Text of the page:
aides to the cleric said al-Sadr was slightly injured early Friday, suffering shrapnel wounds to the face, chest and shoulder...

Rush commented that Sadr had put himself up for a purple heart from the U.S. military - lol

9 posted on 08/13/2004 8:39:24 PM PDT by bjcintennessee (Don't Sweat the Small Stuff)
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To: Ernest_at_the_Beach

kill the rat bastards, they tried this once before! dont trust the mothereffer


10 posted on 08/13/2004 8:39:39 PM PDT by Remington Rebel
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To: Ernest_at_the_Beach

Kill him ASAP.


11 posted on 08/13/2004 8:40:36 PM PDT by Aslan527
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To: Ernest_at_the_Beach
Sheik Ali Smeisim, said al-Sadr wanted a U.S. withdrawal from Najaf, the freeing of all Mahdi Army fighters in detention and an amnesty for the militants, among other demands, in exchange for his disarming his followers and ending the fighting.

Oh of course..anything else???..I guess our troops are getting weary of killing your scumbag 'militia'..would you like to spend this weekend at Disney World??? (which would be great since hurricane Charley just went thru it..)

12 posted on 08/13/2004 8:47:17 PM PDT by BerniesFriend
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To: zarf
Would it have helped establish the civil and governmental authority of the US to have negotiated with Bonnie and Clyde? Sadr is a multiple murderer, a serial liar, and he's trying to muscle his way into the government over the dead bodies of other people.

His death will do better for his nation than any aspect of his continued, miserable, corrupt, irreligious life.

John / Billybob

13 posted on 08/13/2004 8:53:32 PM PDT by Congressman Billybob (www.ArmorforCongress.com Visit. Join. Help. Please.)
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To: bellevuesbest

Right on! Blow the stinking mosque! Once the citizens of Iraq realize that terrorists hiding in mosques = no more mosque, there wont be any more terrorists hiding in mosques.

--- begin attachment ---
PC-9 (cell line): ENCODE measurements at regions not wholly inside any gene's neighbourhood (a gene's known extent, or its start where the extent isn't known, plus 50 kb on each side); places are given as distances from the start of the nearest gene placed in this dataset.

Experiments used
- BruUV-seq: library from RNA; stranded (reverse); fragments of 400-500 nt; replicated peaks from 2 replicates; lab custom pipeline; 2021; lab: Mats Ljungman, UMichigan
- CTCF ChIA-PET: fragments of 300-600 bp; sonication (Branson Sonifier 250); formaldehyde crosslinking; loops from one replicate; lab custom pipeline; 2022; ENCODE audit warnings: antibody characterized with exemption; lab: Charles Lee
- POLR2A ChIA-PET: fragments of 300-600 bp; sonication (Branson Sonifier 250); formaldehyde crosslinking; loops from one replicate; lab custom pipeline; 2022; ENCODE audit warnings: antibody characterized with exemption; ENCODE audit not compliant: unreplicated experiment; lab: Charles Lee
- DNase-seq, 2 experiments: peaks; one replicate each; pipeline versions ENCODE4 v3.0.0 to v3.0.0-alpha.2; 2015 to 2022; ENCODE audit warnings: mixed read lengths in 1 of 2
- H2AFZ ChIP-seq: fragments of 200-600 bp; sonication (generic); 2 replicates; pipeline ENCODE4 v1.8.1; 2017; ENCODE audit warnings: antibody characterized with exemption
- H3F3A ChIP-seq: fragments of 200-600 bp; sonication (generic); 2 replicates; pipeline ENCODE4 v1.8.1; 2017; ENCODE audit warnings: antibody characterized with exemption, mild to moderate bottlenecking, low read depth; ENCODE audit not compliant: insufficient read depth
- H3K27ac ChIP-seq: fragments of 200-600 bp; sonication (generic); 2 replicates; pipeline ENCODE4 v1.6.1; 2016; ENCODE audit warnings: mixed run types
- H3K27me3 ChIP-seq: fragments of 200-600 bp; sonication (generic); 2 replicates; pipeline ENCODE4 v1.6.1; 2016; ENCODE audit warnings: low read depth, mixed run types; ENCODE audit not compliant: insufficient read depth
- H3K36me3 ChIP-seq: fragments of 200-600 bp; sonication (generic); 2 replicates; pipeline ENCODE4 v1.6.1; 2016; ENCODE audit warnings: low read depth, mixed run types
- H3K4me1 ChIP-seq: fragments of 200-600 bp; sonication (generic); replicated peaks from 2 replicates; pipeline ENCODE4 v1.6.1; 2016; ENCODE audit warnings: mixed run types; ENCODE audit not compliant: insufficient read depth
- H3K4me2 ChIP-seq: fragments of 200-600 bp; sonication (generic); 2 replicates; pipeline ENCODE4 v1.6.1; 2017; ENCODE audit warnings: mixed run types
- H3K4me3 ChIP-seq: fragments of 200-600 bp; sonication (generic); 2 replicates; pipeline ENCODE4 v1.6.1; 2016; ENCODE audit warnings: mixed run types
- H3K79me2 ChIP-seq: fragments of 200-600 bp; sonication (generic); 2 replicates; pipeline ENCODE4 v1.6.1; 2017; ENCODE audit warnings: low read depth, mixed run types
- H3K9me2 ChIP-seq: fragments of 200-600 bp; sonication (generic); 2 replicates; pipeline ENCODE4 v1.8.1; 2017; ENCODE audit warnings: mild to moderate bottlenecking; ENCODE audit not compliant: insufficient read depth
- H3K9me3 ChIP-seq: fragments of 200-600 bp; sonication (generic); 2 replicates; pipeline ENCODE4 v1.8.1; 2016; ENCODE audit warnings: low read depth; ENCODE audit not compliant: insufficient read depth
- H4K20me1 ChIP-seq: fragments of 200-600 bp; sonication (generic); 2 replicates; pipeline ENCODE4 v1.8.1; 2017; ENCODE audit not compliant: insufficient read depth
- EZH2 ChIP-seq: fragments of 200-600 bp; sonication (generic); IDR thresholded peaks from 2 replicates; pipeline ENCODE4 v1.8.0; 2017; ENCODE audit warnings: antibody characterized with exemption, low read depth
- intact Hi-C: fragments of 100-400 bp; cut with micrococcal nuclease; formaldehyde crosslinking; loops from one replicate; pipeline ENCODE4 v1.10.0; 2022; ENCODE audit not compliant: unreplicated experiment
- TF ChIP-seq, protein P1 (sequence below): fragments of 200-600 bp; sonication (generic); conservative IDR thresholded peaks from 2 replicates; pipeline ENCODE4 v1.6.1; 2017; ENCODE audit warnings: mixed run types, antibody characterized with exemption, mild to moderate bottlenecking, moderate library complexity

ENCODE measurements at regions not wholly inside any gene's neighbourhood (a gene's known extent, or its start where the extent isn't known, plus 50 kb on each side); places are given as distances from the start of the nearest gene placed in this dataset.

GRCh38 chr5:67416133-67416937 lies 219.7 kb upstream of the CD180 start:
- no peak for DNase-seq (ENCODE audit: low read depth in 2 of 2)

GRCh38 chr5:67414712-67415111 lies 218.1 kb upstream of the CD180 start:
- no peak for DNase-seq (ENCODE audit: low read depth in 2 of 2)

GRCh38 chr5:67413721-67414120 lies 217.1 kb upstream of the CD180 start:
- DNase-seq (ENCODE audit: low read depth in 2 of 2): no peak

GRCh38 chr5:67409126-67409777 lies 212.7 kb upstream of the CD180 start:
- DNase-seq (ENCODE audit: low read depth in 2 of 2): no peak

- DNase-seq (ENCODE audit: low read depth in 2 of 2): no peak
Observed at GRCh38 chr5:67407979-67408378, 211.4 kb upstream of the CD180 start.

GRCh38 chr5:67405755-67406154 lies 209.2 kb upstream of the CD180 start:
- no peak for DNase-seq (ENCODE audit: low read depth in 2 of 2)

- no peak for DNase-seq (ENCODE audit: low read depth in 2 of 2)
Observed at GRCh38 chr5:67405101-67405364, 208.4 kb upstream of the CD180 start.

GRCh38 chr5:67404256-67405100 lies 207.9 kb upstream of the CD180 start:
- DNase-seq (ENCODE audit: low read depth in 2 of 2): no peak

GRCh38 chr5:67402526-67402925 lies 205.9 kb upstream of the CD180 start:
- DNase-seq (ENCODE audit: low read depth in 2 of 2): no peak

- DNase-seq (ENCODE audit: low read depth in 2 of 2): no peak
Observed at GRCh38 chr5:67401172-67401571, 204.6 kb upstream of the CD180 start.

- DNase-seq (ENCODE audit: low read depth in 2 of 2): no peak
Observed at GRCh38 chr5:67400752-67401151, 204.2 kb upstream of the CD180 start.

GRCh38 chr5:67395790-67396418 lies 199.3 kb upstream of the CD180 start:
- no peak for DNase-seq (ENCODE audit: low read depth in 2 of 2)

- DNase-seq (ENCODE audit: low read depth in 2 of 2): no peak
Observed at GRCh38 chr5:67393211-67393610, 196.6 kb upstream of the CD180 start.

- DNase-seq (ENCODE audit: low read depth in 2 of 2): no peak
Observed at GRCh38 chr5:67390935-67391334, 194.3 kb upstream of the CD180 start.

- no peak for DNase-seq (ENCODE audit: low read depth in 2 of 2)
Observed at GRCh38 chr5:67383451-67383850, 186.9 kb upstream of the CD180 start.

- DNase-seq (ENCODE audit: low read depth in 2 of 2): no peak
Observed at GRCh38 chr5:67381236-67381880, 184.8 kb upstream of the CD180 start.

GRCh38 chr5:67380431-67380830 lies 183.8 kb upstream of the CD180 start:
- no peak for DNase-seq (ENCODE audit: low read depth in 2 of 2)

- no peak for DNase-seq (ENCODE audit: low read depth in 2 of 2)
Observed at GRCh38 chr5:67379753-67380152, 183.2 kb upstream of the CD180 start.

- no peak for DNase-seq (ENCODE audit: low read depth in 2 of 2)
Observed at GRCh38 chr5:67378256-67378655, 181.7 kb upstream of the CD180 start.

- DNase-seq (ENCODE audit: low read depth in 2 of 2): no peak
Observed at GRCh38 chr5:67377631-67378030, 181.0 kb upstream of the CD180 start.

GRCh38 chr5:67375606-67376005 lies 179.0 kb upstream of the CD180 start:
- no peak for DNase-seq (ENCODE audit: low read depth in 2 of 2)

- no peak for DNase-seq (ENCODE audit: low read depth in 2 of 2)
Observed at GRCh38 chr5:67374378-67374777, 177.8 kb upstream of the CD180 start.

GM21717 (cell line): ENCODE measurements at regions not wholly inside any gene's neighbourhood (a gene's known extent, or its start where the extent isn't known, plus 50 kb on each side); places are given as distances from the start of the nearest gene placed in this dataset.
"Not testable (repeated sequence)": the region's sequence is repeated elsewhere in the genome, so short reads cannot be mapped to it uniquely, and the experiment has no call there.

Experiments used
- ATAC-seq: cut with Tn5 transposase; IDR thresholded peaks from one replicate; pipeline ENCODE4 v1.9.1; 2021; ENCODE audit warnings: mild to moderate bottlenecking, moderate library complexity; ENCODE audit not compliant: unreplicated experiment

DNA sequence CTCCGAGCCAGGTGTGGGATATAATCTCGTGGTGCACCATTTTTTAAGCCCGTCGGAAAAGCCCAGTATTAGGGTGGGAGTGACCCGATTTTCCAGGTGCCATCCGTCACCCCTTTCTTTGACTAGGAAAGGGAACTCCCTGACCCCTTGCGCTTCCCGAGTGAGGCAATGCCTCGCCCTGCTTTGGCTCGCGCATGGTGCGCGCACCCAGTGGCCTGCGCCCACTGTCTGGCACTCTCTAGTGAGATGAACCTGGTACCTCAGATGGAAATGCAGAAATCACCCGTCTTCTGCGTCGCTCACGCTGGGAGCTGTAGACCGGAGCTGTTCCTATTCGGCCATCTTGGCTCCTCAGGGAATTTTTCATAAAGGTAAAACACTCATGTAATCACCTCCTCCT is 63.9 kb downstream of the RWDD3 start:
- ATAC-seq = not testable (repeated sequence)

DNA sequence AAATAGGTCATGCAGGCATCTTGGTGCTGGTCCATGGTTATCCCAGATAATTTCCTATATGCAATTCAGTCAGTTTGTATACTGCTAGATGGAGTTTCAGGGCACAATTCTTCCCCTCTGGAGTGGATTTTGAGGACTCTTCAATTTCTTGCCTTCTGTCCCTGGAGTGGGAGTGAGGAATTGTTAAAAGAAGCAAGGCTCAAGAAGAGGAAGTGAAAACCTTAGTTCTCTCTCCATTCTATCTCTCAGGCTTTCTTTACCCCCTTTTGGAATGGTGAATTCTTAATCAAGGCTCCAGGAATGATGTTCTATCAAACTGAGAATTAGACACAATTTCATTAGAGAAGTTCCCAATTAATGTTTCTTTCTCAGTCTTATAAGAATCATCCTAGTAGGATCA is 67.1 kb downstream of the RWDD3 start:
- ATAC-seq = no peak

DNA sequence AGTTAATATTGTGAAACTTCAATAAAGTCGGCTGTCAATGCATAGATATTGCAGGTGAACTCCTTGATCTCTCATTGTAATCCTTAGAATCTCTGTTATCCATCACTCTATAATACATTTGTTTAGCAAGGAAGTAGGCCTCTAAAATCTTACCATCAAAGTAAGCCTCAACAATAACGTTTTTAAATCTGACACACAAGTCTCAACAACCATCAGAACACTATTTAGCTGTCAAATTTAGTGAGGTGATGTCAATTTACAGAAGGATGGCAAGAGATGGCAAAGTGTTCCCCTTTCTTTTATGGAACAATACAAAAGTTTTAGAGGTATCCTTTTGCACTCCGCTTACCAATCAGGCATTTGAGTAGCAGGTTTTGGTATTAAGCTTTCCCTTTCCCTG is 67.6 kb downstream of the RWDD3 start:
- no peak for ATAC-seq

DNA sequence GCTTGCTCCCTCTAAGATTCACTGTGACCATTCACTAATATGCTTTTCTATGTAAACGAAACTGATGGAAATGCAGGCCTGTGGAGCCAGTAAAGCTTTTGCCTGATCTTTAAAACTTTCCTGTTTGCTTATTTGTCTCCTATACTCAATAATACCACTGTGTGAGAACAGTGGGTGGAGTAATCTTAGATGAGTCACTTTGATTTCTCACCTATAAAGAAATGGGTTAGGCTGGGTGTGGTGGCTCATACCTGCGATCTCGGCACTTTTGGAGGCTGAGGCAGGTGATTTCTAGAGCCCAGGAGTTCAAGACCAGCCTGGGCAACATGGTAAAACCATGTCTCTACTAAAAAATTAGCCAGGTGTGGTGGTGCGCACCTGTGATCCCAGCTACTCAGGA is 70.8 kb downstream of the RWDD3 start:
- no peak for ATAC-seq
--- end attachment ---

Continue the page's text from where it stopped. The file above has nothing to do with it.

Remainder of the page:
14 posted on 08/13/2004 8:54:33 PM PDT by wyattearp (The best weapon to have in a gunfight is a shotgun - preferably from ambush.)
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To: Ernest_at_the_Beach
U.S. forces suspended a major offensive

I'm not there, my @$$ isn't on the line, so I guess it's easy for me to be a keyboard kommando...but I think this sucks.

I'd like to hear what the troops/marines on the ground think of this.

15 posted on 08/13/2004 8:58:02 PM PDT by fourdeuce82d
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To: fourdeuce82d

USA leadership WHIMPS out again.


16 posted on 08/13/2004 9:11:37 PM PDT by jocko12
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To: zarf

Sounds to me like the negotiations are establishing Sadr's authority rather than that of the interim gov't


17 posted on 08/13/2004 9:17:14 PM PDT by vbmoneyspender
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To: jocko12

Why do we keep giving into these requests? We've got the little prick cornered, he's not going anywhere, and if the ragheads don't like our attacking the mosque then TOUGH SHI'ITE. It's well past time to get this over with.


18 posted on 08/13/2004 9:20:19 PM PDT by WestVirginiaRebel (I'll put George W. Bush's four years in office over Kerry's four months in Vietnam any time!)
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To: Ernest_at_the_Beach

We've heard this before.


19 posted on 08/13/2004 9:27:39 PM PDT by Republican Wildcat
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To: Ernest_at_the_Beach

I'm curious if anyone here honestly thinks that this "cleric" will actually disarm all his troops as a result of any negotiations?


20 posted on 08/13/2004 9:42:06 PM PDT by KellyAdmirer
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To: KellyAdmirer; Republican Wildcat; WestVirginiaRebel; vbmoneyspender; fourdeuce82d; wyattearp; ...
Latest report has him issuing demands!

Al-Sadr issues truce "DEMAND"

21 posted on 08/13/2004 10:08:19 PM PDT by Ernest_at_the_Beach (A Proud member of Free Republic ~~The New Face of the Fourth Estate since 1996.)
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To: Ernest_at_the_Beach

They appear to have a security problem in the south. Orders that are PC or something like that.


22 posted on 08/13/2004 10:23:11 PM PDT by Domangart